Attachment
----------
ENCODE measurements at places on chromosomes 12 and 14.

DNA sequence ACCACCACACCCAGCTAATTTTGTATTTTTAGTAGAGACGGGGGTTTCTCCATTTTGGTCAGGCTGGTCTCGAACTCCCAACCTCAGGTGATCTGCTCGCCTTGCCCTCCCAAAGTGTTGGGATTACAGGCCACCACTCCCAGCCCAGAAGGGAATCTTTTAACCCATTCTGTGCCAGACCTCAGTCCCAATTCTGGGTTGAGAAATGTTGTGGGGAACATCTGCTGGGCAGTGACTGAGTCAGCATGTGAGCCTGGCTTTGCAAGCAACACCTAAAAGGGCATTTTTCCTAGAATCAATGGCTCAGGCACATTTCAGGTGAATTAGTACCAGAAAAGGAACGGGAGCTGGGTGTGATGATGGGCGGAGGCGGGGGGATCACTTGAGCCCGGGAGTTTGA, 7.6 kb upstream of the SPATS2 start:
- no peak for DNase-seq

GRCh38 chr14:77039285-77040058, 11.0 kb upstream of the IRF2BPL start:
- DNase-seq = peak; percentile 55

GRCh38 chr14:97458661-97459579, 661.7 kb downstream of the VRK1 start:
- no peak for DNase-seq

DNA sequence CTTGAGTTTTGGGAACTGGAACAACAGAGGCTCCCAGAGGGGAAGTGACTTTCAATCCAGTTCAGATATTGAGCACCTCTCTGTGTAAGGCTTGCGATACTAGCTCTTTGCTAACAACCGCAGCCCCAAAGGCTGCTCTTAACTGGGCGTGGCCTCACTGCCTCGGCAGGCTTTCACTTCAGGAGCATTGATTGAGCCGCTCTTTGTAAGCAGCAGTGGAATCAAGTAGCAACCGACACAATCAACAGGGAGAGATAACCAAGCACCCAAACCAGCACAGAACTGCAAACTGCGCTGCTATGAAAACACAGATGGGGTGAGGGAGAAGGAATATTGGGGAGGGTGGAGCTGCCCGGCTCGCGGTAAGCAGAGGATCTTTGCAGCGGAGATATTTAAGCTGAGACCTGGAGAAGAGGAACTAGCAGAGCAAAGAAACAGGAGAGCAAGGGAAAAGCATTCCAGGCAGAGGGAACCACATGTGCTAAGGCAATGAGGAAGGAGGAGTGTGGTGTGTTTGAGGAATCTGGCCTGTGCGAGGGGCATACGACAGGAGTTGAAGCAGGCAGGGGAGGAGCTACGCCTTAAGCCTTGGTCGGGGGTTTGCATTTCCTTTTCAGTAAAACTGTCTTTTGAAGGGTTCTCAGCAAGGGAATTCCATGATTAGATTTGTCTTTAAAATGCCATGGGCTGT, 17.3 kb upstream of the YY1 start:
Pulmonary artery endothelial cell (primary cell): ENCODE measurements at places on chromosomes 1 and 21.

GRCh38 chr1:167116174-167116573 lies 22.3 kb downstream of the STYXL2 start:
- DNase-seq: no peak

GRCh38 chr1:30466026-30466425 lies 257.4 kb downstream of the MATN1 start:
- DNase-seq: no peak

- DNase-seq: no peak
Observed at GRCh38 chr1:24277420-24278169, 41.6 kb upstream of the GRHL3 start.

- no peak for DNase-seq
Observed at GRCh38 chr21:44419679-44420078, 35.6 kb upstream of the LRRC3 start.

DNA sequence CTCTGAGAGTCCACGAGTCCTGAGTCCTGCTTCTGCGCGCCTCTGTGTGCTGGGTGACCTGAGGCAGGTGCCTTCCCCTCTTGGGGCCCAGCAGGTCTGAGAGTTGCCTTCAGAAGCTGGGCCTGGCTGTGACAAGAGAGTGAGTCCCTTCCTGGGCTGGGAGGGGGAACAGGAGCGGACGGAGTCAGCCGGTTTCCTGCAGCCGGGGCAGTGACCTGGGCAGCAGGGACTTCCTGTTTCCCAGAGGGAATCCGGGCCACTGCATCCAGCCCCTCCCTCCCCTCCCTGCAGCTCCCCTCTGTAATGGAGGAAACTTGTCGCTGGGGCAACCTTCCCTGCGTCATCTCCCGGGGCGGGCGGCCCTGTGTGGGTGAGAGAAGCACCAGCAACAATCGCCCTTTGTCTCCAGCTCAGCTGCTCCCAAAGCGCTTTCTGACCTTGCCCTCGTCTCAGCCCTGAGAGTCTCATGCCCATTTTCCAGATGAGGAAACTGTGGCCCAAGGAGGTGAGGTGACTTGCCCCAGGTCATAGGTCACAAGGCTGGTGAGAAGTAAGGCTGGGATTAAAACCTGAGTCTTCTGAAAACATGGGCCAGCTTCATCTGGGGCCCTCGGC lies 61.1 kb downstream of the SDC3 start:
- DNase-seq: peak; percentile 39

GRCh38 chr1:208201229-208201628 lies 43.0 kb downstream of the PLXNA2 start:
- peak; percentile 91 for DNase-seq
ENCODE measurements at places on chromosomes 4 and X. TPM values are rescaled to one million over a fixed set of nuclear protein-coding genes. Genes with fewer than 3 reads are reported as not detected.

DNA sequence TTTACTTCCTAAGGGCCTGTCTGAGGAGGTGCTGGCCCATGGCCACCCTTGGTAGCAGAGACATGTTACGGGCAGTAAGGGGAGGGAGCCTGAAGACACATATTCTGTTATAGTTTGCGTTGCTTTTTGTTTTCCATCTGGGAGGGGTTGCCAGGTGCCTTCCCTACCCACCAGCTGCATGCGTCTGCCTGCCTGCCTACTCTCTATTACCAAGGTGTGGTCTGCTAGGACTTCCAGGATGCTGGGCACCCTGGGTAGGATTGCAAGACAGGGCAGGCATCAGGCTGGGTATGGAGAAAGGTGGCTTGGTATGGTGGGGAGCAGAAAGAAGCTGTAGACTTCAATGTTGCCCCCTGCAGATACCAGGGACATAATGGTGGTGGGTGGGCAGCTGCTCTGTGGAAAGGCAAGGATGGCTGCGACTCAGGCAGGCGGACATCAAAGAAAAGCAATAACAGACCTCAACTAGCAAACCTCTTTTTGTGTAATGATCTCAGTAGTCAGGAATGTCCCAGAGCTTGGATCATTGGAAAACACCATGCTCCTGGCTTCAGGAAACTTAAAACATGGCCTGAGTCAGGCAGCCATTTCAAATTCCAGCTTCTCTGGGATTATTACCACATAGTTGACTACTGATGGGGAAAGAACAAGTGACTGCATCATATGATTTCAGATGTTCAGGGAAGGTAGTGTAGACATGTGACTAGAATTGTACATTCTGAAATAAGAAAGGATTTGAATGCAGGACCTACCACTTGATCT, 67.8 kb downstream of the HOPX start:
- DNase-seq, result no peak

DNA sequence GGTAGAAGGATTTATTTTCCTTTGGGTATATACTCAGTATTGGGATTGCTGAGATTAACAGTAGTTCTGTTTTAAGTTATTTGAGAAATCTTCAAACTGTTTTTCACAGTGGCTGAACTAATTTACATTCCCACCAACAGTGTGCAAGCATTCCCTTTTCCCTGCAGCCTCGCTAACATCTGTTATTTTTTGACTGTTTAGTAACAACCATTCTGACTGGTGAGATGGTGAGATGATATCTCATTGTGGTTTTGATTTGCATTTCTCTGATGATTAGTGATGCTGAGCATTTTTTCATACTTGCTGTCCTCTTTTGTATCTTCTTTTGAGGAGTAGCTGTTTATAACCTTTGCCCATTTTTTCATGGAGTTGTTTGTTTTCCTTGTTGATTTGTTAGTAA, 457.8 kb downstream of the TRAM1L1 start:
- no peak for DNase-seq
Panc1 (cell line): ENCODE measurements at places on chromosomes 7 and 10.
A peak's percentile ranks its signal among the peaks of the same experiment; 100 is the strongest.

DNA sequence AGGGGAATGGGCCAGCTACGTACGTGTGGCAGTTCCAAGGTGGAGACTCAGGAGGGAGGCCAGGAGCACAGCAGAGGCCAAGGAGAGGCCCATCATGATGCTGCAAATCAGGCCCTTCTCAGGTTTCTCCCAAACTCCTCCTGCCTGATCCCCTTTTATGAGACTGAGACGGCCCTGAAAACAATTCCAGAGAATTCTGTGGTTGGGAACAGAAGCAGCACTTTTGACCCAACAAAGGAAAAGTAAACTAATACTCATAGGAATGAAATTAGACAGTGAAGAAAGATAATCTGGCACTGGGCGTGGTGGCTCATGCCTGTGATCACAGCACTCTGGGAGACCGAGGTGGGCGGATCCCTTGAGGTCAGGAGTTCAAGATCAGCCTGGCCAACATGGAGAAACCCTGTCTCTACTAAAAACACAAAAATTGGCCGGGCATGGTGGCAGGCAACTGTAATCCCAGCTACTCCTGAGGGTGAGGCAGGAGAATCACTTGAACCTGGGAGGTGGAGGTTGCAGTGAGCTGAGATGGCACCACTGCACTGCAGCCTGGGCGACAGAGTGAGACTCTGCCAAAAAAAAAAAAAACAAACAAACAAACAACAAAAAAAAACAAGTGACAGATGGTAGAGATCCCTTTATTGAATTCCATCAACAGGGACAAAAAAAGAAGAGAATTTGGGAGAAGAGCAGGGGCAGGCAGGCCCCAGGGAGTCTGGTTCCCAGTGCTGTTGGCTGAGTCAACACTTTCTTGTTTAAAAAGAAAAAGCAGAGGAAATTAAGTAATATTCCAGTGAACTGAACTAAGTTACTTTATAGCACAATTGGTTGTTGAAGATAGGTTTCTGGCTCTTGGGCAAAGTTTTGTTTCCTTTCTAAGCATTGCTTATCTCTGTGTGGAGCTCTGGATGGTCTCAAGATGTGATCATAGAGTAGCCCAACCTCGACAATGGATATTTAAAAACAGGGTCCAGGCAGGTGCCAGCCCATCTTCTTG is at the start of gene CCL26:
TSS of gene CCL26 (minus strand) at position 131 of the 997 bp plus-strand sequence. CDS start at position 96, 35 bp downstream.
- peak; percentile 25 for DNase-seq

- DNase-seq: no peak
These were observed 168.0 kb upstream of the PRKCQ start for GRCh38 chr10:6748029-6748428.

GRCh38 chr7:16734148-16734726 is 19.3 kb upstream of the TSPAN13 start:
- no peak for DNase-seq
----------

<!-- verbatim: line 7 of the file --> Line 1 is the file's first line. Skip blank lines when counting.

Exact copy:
- no peak for DNase-seq